John Coombs’ ‘4 WPD’, Peter Lumsden and Peter Sargent’s ‘49 FXN’ and Peter Sutcliffe’s ‘YVH 210’. There are several registration numbers woven into the legend of the Jaguar E-type, though arguably none more famous than ‘CUT 7’, the metallic grey and blue Fixed Head Coupe owned and raced with great success by the one-eyed war hero Richard ‘Dick’ Protheroe in 1962.
An elite RAF pilot who served under Bomber Command during the Second World War and tested V bombers after it, Protheroe was a staunch supporter of the Jaguar brand, ever since acquiring and racing his first XK120 white stationed in Egypt in 1952. His friendship with Jaguar’s Sir William Lyons and his standing as a respected Jaguar dealer secured him the fourth right-hand-drive E-type Fixed Head Coupe (FHC) off the line in 1961.
A long list of modifications was promptly made to the metallic grey coupé, including the fitment of D-type-specification wide-angle heads, Weber carburettors and uprated suspension and braking systems, to transform it from a luxurious road-going Grand Tourer to a raw and competitive racer. A strip of royal blue paint was applied to the nose, an apparent reference to a Bugatti Type 37 Protheroe had cherished in the 1940s, before the car was given its famous registration number: ‘CUT 7’.
Resoundingly competitive ‘CUT 7’ proved to be, Protheroe driving his self-prepared Jaguar beautifully to score five national victories throughout the 1962 season – including at Silverstone, Mallory Park and Crystal Palace – and securing the Autosport National Championship for Production Sports Cars in the over-three-litre category. Perhaps Protheroe’s finest outing that year, however, was the prestigious RAC Tourist Trophy at Goodwood in August.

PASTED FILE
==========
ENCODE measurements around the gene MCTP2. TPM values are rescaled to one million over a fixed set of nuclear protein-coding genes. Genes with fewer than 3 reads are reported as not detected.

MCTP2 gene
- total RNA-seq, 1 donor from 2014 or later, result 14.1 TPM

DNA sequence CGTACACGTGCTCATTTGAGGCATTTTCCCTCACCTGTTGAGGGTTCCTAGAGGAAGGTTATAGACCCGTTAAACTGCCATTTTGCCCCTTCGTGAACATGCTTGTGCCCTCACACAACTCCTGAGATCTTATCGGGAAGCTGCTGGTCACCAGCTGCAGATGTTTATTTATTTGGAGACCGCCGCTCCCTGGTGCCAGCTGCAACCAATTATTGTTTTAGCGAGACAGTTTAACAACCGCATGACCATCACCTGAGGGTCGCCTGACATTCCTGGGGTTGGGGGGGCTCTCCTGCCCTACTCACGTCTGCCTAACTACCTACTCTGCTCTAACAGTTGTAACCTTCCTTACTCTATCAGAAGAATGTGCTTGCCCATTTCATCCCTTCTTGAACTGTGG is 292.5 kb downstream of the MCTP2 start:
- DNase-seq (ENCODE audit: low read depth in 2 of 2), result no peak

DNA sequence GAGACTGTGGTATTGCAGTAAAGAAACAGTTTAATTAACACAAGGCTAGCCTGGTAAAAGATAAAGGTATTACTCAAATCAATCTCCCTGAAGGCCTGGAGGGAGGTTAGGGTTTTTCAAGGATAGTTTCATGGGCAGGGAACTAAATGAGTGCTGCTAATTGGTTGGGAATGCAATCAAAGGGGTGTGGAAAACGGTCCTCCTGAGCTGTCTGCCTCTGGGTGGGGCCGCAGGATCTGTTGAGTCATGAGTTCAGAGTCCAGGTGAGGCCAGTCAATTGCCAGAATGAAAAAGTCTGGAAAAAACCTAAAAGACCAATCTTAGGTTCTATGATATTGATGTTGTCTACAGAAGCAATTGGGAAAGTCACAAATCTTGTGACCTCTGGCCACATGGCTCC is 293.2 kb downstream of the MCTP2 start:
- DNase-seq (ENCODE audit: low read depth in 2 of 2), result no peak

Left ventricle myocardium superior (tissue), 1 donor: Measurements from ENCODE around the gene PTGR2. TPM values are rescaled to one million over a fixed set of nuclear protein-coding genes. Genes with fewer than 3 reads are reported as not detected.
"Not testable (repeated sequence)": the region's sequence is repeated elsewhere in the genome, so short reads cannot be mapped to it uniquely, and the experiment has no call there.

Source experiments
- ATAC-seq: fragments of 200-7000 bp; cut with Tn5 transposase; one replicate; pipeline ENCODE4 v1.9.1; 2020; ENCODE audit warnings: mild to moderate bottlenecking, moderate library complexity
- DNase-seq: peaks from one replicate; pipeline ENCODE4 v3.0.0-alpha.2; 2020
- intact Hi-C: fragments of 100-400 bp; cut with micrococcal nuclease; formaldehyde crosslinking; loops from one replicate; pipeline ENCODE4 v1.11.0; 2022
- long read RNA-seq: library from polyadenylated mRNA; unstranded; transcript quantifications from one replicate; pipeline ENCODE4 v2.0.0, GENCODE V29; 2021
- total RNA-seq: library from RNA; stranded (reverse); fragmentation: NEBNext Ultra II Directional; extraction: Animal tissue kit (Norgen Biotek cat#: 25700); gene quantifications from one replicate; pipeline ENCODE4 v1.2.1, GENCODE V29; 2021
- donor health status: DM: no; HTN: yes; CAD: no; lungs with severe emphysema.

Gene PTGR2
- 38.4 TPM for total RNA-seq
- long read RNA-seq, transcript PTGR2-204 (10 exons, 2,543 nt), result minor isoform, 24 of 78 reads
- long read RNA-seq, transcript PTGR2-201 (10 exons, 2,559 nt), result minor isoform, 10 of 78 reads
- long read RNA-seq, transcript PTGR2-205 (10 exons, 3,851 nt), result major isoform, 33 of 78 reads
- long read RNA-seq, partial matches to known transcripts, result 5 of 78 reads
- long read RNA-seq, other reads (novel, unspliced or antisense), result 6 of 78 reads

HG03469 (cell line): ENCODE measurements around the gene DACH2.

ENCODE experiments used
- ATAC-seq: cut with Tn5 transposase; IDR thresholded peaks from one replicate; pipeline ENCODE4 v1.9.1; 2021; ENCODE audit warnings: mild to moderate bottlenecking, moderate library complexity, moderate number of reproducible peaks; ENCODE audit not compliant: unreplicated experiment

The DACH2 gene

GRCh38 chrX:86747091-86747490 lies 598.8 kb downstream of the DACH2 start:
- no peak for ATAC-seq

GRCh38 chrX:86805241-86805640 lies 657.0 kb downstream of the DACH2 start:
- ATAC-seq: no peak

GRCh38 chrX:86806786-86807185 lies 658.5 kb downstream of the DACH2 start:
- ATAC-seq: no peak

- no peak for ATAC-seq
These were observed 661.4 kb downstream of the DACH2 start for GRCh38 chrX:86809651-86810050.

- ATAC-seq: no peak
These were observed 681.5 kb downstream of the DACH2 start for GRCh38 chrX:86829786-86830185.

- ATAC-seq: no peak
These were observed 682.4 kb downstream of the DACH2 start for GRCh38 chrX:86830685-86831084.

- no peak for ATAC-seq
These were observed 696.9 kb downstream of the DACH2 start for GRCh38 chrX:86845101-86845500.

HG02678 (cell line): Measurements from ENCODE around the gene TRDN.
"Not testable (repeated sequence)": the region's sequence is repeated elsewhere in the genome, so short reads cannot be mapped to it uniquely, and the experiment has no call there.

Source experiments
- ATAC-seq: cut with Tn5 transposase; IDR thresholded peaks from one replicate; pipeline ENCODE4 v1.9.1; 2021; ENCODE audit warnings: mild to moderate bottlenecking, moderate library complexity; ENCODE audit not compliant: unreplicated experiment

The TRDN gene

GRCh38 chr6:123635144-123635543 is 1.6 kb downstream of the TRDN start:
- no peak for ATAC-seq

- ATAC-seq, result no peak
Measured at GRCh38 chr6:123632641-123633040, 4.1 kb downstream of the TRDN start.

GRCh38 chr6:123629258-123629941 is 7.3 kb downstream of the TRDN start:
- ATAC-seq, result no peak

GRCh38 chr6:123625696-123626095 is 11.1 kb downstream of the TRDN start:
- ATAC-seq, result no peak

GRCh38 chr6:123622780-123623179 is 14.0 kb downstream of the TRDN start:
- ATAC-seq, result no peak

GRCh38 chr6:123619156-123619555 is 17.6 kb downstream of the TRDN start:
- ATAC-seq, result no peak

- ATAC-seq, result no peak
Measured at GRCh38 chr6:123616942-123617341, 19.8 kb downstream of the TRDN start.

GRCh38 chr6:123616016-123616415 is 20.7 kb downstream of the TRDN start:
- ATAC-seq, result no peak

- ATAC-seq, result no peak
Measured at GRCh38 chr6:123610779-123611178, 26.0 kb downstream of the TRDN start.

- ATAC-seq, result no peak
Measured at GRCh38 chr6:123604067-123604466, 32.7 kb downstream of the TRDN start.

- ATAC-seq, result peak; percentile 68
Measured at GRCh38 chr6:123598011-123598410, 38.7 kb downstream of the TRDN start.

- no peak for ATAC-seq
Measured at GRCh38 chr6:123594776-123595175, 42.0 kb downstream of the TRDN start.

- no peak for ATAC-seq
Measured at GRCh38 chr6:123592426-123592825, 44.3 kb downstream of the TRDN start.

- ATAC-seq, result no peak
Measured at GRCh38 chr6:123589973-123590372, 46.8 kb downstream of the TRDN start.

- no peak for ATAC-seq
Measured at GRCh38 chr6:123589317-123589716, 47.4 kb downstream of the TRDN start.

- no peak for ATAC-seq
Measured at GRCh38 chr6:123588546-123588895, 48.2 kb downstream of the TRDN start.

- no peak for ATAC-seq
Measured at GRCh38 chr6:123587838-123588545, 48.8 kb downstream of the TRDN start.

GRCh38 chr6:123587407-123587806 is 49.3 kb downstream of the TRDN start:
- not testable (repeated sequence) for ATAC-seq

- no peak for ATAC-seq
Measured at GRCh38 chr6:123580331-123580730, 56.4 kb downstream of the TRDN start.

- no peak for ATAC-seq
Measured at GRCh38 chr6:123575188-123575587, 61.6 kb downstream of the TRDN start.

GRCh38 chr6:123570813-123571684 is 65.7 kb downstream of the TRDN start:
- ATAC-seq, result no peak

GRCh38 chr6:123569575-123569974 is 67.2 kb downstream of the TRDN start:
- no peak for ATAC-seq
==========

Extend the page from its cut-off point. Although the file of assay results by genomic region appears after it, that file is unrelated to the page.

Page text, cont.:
The grid on that searing summer’s day in West Sussex read like a who’s who of contemporary motorsport, the likes of Jim Clark, John Surtees and Graham Hill driving Works-backed big-banger Ferrari 250 GTOs and Aston Martin DB4GT Zagatos. A remarkably diligent drive from Protheroe saw him and ‘CUT 7’ cross the finish a very credible sixth overall. His engineering background as a test pilot equipped Protheroe with an inherent mechanical understanding and sympathy, which served him very well when it came to racing cars. His performance at Goodwood driving a comparatively slow car was a testament to this.